My passion for wildlife was stimulated in my teenage years, mainly thanks to my Mum (a biology teacher) who made me look at the world differently and being inspired by writers such as Paul Colinvaux. This early interest developed into biological research in my 20s, when I did practical conservation work in places such as the Comores and Mongolia.
Today, any free time I have I spend pottering around the flatlands of East Anglia or escaping to our hut on the Northumberland coast looking for wildlife and castles with my wife and children.
I studied Biological Sciences at Oxford and Conservation at UCL, and worked at Wildlife and Countryside Link before spending five years as Conservation Director at Plantlife.
I joined the RSPB as Head of Government Affairs in 2004, became Head of Sustainable Development in 2006, before becoming Conservation Director in 2011.
After this week's good news (see here) about the International Maritime Organisation's decision to ban ships from discharging nasty sticky substance polyisobutylene (PIB), can you cope with more good news?
Well, the Northern Ireland Environment Minister, Mark Durkan MLA, has just announced that the much loathed Planning Bill is effectively dead. The original proposals would have swept away various environmental safeguards and removed the right of people to comment on contentious proposals. As my colleague, Simon Marsh, reported yesterday, legal advice that we had and which the NI Government received confirmed that proposals would contravene the European Convention on Human Rights. In a statement to the Northern Ireland Assembly, the Minister said...
I intend to continue to make prompt and sound planning decisions and through the development of a SPPS to create a Planning System that is fast, fair and fit for purpose. One that delivers for business - but not at the expense of our planet or our people. As Environment Minister I want to help create a better environment AND a stronger economy – regrettably, this Bill as it stands does neither.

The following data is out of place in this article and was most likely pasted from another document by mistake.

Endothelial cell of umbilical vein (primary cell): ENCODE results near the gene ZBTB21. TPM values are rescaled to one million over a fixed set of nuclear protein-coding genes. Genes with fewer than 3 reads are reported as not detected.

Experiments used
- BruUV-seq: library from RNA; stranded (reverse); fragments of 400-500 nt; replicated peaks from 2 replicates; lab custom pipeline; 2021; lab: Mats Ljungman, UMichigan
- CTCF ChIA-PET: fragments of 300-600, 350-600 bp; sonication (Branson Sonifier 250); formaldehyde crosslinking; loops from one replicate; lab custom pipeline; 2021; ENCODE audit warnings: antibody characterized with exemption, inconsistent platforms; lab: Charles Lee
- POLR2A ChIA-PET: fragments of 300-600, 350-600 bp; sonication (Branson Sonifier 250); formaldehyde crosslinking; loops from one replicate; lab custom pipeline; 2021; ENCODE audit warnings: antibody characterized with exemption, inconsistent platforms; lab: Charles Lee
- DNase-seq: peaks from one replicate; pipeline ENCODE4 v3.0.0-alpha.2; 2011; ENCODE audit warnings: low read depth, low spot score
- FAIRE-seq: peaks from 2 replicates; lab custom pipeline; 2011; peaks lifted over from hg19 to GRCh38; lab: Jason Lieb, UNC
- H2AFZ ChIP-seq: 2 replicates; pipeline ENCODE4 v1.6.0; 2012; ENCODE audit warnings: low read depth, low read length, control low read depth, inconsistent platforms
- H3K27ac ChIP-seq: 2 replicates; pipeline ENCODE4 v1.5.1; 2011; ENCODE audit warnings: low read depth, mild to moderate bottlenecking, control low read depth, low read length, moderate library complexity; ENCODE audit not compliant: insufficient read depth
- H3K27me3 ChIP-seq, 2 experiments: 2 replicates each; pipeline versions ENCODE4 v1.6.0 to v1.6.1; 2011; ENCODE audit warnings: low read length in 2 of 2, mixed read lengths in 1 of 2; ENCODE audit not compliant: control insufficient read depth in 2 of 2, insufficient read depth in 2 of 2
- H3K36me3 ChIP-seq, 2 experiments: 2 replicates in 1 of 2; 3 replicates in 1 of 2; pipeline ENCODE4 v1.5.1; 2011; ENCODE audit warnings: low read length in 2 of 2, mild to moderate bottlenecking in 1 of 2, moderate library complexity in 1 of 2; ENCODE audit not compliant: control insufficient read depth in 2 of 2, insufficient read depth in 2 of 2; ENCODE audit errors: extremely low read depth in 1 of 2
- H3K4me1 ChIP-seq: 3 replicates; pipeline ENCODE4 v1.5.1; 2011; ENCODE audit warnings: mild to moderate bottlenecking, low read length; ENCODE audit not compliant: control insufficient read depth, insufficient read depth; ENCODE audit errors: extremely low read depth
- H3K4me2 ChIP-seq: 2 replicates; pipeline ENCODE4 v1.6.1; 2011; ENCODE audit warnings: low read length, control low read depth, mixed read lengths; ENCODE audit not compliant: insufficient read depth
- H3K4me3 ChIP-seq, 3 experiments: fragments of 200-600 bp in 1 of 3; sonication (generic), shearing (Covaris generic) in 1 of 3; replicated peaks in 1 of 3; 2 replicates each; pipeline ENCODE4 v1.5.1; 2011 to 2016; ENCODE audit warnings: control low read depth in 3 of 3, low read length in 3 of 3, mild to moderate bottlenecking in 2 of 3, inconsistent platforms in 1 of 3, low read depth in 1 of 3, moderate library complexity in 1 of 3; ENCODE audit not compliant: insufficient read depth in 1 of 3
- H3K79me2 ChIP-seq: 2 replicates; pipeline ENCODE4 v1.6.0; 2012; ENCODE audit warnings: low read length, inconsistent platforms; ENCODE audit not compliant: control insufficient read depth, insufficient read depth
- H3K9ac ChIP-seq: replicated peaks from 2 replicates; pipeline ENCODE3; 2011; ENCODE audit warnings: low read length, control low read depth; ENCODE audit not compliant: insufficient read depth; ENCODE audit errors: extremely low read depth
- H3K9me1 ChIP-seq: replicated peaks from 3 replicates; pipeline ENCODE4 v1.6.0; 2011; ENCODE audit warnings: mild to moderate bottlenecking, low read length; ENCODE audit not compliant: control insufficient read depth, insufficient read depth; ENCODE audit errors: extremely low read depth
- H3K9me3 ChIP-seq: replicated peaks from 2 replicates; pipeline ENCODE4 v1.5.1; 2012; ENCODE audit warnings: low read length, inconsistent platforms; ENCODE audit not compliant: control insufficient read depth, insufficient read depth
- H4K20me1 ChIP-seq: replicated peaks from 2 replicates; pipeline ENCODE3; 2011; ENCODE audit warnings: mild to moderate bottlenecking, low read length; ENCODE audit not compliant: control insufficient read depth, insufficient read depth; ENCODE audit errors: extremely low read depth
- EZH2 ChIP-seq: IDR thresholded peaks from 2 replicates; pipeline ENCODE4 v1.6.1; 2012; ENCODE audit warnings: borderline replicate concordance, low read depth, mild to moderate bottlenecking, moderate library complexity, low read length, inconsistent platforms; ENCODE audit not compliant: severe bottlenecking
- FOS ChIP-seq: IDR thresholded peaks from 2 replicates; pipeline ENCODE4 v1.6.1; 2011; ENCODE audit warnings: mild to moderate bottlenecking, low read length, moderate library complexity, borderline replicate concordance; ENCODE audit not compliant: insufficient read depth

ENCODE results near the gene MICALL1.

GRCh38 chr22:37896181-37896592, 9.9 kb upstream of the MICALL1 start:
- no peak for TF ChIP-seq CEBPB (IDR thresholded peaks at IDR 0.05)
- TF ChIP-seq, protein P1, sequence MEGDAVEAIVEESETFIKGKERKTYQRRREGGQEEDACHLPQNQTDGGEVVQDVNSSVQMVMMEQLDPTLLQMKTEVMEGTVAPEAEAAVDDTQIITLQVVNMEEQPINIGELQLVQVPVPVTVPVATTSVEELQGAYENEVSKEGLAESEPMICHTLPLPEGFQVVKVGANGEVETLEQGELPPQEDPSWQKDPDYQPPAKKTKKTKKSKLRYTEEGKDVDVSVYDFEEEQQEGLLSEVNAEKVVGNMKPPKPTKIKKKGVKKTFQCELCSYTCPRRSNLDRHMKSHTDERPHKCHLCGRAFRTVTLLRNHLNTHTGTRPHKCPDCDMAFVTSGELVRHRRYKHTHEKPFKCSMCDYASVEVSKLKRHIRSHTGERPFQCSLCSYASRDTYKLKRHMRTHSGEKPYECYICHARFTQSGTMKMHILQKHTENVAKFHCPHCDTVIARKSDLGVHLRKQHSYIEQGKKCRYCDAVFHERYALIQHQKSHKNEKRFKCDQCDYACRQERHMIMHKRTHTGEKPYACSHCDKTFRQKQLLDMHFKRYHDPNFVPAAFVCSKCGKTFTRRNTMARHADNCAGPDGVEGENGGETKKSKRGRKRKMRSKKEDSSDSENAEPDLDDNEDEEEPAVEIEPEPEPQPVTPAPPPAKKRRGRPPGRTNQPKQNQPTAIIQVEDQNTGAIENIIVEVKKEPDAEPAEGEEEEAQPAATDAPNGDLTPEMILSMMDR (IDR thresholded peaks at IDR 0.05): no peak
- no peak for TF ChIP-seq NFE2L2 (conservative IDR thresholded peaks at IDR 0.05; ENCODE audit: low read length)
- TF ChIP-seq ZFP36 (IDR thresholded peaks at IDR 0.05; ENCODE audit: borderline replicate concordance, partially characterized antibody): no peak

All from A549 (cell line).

As with the ban on PIB discharge, this decision follows a rapid campaign from many NGOs (including the RSPB) and support from members of the public (this time 7,000 who supported the Amend the Bill campaign). At no point did campaigners give up and, for the second time in a week, we have been pleasantly surprised by the result.
I wonder what tomorrow will bring?
Well, we heard good news yesterday - the International Maritime Organisation has taken swift action to ban ships across the world from discharging all forms of high viscosity polyisobutylene (PIB) into the sea during tank cleaning operations.
This is both surprising and fantastic news for us, the RSPCA, the Wildlife Trust, the 25,000 people who signed the 38 degree petition and, of course, for marine wildlife that should no longer be subjected to pollution incidents like the ones experienced in the south west of England earlier this year.
Our marine policy staff were digging in for a long hard fight to secure a ban, but the IMO has taken the right decision.
We now need the UK Government to be inspired by the IMO's decisiveness and do what it takes to establish an ecologically coherent network of marine protection areas as soon as possible...
In 2010, the RSPB produced a report outlining options for financing nature conservation without relying on the public purse. We anticipated a significant reduction in public spending and therefore explored different approaches for addressing the funding shortage for saving nature, and meeting agreed biodiversity commitments. The State of Nature report highlighted the inadequacy of current efforts. So, it is essential that any opportunity for new funding is grasped with both hands.
Here is such an opportunity.
The Paul Hamlyn Foundation (PHF) is one of the UK’s most influential and progressive charitable trusts. True to its pioneering spirit, it has invited suggestions on what its priorities should be under its new strategy. It is even using social networks for this. In their own words they want ‘clear and direct challenges’ and ‘to be stimulated and provoked by new ideas’. In this they are to be applauded.
We and our partners in the Saving Nature coalition would love to see the Foundation help us engage with the challenges set out in this year’s State of Nature report. We also think that the work we are doing to reconnect children with nature might also interest them, as it has the Gulbenkian Foundation and others.
You can take part in the consultation by emailing email@example.com or tweeting to #PHFshould ... Keep it brief!
Here, my colleague (and author of the excellent book Silent Spring Revisited) Conor Jameson explains why he thinks foundations like Paul Hamlyn have a bigger role to play in the environment movement as a whole.